Months of construction and anticipation both ended on Palm Sunday when the historic church building on East Main Street held its first official service April 17 as .
The congregation of the Northport Island Christian Church provided $250,000 in materials and labor to renovate the historic Port Jefferson Baptist Church. They’re not asking anything in return except for the chance to bring their bible message to anyone who wants to hear it in Port Jefferson.
If their first service on Palm Sunday is any indication, their message is accompanied by a lot of song. The building resounded with singing backed up by drums, guitars, and a French horn. The atmosphere was celebratory and full of the faith that brought this moment into being.
For years, a struggling congregation of five to ten people in Port Jefferson had prayed for a miracle that would save and renovate this historic landmark–and they got it. The dedication occurred on Thursday, April 14 attended by state sen. Ken LaValle R-Port Jefferson and the first full service was held on Palm Sunday, April 17. The congregation swelled from ten people to100.
The church was renamed the Island Christian Church and is linked with three other Island Christian Churches, the founding church is in Northport and the third church in Holbrook. The “Port Jefferson Campus” as it’s called, will be the primary responsibility of Pastor Pete Jansson, helped by Joseph Garofalo, the Outreach Pastor. Sunday church service will be at 10 a.m. backed up by a Sunday School caring for children, from infants through 5th grade.
Eleven pastors and as many deacons who work in the Island Christian Church system were present on Thursday as the new Pastor, Peter Janssen, knelt to be dedicated to his service in this church.
Pastor Lester Ayars, who founded the Northport Church over 40 years ago spoke of the decision to stop the trend toward “mega-churches” and get into the business of being available in small communities. His conviction: “People need to be known and supported where they worship.”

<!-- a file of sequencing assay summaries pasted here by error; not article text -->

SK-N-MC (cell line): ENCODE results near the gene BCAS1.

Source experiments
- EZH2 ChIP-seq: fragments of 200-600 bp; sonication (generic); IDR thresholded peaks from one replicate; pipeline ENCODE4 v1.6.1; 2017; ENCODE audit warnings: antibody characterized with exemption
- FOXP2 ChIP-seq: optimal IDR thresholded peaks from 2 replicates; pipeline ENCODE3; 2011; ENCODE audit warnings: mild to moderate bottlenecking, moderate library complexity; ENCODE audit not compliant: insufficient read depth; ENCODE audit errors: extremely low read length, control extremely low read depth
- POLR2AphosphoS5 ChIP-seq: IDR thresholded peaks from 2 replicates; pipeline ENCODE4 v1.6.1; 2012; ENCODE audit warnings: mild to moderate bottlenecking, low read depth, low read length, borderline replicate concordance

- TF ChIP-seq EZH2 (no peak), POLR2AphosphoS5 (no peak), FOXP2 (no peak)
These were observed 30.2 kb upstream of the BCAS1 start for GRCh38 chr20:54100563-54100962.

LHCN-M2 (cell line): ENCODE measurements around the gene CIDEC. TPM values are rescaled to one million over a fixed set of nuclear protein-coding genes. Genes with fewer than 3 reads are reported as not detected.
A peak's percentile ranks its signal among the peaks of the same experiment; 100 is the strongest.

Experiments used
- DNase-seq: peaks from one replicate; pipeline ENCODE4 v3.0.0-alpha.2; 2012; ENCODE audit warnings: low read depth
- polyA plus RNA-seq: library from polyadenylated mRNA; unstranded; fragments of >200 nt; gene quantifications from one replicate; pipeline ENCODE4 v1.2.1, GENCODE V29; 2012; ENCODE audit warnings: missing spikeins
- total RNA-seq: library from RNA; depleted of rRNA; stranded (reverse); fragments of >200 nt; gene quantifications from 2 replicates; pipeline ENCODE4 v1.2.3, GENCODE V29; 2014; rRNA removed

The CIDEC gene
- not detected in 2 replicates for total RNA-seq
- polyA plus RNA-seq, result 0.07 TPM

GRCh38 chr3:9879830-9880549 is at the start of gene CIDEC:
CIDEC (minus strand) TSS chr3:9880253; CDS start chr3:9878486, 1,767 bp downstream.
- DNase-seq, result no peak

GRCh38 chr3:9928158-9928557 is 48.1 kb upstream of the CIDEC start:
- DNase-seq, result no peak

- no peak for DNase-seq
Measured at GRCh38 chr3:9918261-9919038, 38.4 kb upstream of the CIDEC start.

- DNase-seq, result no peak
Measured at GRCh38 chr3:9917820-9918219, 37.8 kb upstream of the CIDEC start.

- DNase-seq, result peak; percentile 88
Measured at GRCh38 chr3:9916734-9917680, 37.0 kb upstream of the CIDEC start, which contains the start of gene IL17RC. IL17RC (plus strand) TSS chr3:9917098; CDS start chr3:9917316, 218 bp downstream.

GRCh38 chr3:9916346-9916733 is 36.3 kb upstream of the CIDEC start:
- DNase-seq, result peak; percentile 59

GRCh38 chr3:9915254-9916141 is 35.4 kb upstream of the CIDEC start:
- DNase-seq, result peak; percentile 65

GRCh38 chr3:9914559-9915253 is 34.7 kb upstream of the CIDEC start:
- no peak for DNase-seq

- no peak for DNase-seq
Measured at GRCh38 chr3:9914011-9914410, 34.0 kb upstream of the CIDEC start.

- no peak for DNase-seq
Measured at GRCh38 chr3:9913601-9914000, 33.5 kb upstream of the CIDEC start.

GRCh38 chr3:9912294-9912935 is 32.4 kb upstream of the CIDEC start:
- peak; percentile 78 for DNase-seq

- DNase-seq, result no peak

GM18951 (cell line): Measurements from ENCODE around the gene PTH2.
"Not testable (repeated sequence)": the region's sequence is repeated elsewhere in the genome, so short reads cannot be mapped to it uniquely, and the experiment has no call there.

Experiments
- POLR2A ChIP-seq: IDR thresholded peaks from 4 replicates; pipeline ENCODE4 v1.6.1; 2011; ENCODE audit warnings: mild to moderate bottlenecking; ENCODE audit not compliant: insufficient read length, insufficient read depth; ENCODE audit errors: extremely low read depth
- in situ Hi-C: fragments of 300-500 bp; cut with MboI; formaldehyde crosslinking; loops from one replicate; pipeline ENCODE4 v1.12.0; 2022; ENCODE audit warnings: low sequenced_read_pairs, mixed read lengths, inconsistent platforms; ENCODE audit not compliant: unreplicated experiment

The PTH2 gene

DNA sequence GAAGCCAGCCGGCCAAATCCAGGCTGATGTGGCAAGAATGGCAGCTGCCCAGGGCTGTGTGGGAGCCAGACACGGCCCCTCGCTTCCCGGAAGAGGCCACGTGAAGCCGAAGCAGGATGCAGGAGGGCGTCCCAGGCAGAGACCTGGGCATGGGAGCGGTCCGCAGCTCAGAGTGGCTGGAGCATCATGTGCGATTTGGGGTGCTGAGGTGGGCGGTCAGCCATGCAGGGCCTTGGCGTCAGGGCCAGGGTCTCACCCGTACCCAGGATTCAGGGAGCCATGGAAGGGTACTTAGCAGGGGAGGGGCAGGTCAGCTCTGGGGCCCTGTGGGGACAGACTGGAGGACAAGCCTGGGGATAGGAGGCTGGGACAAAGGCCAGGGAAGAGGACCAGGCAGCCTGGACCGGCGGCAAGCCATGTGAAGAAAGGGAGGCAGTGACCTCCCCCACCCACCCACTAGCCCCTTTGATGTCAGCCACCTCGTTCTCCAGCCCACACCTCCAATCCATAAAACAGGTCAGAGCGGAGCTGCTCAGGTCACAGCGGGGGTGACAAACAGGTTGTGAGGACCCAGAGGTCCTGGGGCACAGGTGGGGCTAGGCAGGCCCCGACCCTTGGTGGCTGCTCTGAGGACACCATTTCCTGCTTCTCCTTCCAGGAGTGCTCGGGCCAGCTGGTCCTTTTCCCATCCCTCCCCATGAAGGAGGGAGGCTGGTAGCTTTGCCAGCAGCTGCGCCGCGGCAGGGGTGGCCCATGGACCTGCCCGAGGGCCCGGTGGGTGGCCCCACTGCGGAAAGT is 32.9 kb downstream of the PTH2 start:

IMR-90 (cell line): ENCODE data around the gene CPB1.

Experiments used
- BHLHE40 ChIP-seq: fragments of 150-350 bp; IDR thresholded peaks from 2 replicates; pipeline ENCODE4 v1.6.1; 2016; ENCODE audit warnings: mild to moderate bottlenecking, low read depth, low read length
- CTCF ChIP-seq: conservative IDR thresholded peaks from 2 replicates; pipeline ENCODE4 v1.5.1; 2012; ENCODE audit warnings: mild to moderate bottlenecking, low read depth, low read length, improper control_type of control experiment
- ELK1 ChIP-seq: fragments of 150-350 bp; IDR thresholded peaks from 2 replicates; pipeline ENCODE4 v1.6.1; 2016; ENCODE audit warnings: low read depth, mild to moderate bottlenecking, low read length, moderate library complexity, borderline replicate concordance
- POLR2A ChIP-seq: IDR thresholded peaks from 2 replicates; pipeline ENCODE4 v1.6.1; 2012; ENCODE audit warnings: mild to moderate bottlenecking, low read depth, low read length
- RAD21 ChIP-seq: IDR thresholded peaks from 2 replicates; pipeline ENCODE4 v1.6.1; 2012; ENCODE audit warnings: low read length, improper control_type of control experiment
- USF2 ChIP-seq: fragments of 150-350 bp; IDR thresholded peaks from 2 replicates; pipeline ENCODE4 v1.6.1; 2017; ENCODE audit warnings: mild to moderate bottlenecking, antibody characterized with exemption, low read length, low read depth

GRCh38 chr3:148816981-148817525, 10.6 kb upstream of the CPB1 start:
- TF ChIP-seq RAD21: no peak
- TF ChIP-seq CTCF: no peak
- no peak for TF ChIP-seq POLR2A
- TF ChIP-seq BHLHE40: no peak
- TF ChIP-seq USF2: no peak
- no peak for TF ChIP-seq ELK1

The church will be building “life groups,” small groups that meet in homes “where with Christ at the center, we interact with God’s truth, enjoy friendships, reach out to others and support one another,” said Ayars.
The new congregation is eager to show everyone all the work they have done to bring this building back to its historic roots while “adding a few modernizations along the way such as air conditioning, heating.”
Built 150 years ago, the church maintains its character with high ceiling, mullioned windows and great organ. The balcony is rebuilt and brand new stairs lead from the sanctuary down to the fellowship hall on the ground floor where the Sunday School and community gatherings are held.
Every possible effort has been made to stay true to the original building, including re-plastering some walls instead of using sheet rock. Paul Sandberg, who is presently pastor for foreign missions, worked 20 years in construction before becoming a pastor 20 years ago. Sandberg has been the go-to man for all construction problems with the church.
“There is nothing he can’t fix,” said Phil Anderson who has loved these past months working with Sandberg.
As if to make the point himself, Sandberg pointed out the large cross hanging on the sanctuary wall.
“The frame of that cross is made from pieces of the old sanctuary cross,” he said.
The frame for it is made from one of the original pews which was too decrepit to restore, and the interior bracing is made from a piece of white pine flooring after the termite eaten portion was stripped away.”
Yes, there is great pride in the work done. As it says in the church brochure, available if you visit, there is “New Life for an Old Church.”
Correction: An earlier version of this story stated that the church received $250 million in materials and labor to remodel the church. The correct amount is $250,000.